The Democratic Soul
- January -
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Anthony Kronman, Dean
of the Yale Law School.
BIO : Anthony
T. Kronman is the sixteenth dean of the Yale Law
School. He was appointed to this position in 1994
after 16 years on the Yale Law School faculty.
Before joining the Yale faculty, Dean Kronman
taught for two years at the University of Chicago
Law School and for one year at the University
of Minnesota Law School. His teaching areas include
contracts, bankruptcy, jurisprudence and the legal
Kronman is the author or co-author of four books
and many articles on various scholarly subjects.
His last book, The Lost Lawyer, deals with the
contemporary state of the American legal profession
and analyzes the movement away from what he calls
the "lawyer-statesman" ideal of responsible law
Kronman was born in Los Angeles on May 12, 1945
and attended public schools there before coming
to Williams College in 1963. He graduated from
Williams in 1968 with highest honors in political
science. Following college, he studied philosophy
at Yale and received his Ph.D. in that field in
1972. During his four years as a graduate student,
Dean Kronman was a Danforth Fellow. In 1972, he
began the study of law at the Yale Law School
and received his J.D. in 1975. While at the Law
School, he served as a senior editor on the Yale
Dean Kronman's father, Harry Kronman, was a television
screenwriter and his mother, Rosella, was a film
actress and homemaker. He is married to Nancy
Greenberg and has four children, Matthew, Emma,
Hope, and Alexander.
One of the wisest and most searching explorations
of political order ever written, Plato's Republic,
contains a harsh attack on democracy. This critique
of democratic man and the regime he inhabits is
not incidental to Plato's argument. For Plato
as for us, democracy is characterized by the free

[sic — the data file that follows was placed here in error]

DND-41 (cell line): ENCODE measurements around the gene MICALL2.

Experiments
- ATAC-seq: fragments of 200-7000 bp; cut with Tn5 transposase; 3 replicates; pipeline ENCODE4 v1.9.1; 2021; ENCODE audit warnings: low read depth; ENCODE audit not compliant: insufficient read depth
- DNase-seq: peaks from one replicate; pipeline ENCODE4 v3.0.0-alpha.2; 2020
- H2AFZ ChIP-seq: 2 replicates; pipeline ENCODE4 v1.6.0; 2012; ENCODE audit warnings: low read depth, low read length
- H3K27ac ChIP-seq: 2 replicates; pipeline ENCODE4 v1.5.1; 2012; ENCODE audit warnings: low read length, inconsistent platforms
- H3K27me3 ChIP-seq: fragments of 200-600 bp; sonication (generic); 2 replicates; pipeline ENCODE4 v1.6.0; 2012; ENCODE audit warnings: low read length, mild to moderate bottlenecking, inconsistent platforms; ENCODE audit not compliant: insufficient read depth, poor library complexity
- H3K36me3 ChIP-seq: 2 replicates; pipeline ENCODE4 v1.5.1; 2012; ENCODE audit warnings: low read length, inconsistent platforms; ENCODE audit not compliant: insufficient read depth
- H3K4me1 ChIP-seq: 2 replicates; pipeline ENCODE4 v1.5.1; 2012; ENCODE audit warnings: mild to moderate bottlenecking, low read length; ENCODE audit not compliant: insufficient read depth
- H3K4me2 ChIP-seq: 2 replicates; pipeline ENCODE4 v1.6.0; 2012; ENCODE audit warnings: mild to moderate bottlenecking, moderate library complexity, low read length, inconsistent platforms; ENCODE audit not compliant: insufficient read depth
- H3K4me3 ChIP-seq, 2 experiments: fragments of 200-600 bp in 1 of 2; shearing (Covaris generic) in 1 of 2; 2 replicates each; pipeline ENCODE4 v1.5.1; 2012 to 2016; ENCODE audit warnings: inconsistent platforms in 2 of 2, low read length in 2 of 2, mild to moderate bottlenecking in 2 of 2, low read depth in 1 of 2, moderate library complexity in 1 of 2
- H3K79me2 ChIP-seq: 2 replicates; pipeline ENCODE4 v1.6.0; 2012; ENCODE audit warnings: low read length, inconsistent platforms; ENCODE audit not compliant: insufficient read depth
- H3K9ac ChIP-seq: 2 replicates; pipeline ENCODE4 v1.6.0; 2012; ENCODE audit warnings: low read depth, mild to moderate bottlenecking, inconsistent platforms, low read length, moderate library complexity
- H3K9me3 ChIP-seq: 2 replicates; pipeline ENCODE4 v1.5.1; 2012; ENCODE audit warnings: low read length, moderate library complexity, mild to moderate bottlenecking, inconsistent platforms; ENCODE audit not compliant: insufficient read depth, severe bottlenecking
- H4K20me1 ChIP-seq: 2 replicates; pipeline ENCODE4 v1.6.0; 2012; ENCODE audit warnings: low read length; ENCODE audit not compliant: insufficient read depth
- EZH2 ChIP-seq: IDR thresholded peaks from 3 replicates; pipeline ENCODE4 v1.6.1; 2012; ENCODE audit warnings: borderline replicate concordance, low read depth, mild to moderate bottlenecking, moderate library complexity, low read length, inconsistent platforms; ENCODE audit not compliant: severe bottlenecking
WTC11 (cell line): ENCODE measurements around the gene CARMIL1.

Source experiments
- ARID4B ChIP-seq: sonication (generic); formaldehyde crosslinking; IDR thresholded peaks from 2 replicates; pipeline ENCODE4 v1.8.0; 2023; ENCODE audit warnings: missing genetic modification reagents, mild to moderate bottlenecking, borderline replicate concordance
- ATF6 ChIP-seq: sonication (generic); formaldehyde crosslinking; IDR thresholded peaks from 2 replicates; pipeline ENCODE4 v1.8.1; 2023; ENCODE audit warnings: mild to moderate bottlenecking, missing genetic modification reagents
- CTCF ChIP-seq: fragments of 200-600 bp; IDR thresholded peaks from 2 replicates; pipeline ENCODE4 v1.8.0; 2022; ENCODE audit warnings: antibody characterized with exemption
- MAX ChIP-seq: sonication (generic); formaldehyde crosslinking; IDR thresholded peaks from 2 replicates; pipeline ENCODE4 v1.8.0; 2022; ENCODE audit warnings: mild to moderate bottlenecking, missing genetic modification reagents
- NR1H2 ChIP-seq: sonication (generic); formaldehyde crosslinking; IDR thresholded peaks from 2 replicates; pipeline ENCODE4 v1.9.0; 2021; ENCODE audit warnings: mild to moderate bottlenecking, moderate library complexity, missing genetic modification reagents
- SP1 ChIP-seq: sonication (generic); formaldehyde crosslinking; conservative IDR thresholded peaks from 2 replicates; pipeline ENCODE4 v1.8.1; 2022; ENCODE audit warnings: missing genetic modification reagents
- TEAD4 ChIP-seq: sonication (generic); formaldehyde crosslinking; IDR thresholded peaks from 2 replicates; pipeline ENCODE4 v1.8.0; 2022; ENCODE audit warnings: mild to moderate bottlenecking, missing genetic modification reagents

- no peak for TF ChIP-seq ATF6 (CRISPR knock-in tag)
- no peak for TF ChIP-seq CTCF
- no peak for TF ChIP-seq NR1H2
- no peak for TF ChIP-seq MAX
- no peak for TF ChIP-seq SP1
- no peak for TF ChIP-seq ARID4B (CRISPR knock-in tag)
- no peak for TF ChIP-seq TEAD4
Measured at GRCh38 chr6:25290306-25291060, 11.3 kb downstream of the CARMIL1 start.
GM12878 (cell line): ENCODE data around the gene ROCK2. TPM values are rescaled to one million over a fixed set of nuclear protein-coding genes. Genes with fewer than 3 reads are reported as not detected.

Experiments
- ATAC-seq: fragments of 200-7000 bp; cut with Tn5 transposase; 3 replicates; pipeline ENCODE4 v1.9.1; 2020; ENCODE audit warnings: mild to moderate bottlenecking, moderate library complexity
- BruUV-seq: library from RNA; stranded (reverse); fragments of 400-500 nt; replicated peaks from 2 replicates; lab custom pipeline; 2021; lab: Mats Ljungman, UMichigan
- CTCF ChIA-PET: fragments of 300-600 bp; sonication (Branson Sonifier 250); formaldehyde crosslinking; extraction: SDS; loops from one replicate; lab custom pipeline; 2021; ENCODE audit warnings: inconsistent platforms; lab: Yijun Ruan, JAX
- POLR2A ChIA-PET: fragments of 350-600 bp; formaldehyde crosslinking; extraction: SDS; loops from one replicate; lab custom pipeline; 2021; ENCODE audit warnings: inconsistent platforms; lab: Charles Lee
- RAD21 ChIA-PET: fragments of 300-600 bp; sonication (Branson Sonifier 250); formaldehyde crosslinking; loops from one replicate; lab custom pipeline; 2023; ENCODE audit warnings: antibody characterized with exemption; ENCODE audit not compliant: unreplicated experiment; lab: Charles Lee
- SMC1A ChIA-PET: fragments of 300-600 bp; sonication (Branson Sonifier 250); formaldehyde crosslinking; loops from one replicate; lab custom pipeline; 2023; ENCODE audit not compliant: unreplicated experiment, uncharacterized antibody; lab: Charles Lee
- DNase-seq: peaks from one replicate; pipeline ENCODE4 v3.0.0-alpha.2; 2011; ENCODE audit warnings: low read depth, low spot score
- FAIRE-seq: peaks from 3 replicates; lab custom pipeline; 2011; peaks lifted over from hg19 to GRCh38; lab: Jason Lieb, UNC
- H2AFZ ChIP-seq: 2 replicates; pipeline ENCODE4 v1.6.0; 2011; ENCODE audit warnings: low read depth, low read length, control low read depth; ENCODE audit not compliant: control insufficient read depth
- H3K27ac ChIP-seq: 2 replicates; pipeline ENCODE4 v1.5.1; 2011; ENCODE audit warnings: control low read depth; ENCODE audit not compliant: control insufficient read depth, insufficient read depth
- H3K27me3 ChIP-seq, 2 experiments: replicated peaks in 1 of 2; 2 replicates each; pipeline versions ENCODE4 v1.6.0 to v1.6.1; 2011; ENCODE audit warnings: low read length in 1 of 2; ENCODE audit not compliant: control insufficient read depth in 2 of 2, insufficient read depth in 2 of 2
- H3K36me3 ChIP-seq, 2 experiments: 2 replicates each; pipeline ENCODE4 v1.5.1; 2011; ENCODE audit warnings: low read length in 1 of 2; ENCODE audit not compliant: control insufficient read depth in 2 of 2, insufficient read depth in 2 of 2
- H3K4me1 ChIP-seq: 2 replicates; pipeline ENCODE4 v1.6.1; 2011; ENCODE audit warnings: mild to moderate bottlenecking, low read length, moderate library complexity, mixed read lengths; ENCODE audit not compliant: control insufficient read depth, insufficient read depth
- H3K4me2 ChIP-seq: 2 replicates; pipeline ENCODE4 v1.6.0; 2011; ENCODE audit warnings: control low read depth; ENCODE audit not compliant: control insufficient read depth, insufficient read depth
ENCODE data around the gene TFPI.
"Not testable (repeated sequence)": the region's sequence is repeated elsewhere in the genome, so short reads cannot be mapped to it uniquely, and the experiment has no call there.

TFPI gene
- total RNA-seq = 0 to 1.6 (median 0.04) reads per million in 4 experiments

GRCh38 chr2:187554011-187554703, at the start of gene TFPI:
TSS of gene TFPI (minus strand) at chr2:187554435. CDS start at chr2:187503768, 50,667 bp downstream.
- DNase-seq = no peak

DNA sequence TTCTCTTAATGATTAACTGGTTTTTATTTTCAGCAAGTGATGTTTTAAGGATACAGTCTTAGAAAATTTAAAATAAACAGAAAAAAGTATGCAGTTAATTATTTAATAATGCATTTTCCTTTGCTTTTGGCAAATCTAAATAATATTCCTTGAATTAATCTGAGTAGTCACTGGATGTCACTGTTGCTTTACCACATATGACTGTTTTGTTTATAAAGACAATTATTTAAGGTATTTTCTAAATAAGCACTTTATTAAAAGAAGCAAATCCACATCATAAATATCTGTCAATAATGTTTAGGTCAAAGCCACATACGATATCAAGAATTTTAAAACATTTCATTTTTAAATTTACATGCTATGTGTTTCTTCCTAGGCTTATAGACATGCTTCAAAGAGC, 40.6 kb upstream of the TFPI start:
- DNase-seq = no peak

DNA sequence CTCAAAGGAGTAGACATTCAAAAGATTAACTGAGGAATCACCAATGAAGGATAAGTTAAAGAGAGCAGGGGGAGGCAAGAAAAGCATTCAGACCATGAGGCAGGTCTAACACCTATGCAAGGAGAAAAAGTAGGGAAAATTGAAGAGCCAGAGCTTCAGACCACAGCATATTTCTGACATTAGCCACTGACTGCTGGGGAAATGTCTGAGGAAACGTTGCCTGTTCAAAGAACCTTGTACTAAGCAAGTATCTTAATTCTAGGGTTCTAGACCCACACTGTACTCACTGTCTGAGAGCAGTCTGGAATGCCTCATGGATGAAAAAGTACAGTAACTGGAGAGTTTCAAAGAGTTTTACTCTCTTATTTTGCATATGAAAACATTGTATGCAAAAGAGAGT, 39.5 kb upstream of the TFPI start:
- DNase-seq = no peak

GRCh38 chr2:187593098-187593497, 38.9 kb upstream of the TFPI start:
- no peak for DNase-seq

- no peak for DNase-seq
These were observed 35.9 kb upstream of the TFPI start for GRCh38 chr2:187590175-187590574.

pursuit of individual desires. But in Plato's
view, the resulting society is simply chaotic.
According to Plato, psychic and political order
share the same structure and are mutually reinforcing.
The possibility of order in both domains depends
on the existence of an unchanging formal reality,
ruled by and accessible to the exercise of reason.
Democracy, by this standard, is no order at all,
because it privileges the singular and self-inventing
modern appreciation of democracy is based on a
very different understanding of political order
- as a framework for human actions and individual
fulfillment, not the cause and consequence of
an ordered soul. Our defense of democracy starts
from different premises: most importantly, the
Judeo-Christian belief in creation from nothing,
ex nihilo. In this tradition, the absolute distinctness
of every individual is something real and valuable
in its own right.
comparison between the Republic and the American
republic reveals many of the themes that will
reverberate throughout this course. Plato's critique
not only highlights the peculiarities of our beliefs,
but also poses an instructive and compelling challenge.
How is radical individualism compatible with the
need to offer a reasoned judgment about the relative
worth of different forms of life? And on what
basis are we to forge an account of the relationship
between individual fulfillment and the good of
the community as a whole?
will be moderated by Cynthia Farrar, Adjunct Associate
Professor, Political Science and Director of Urban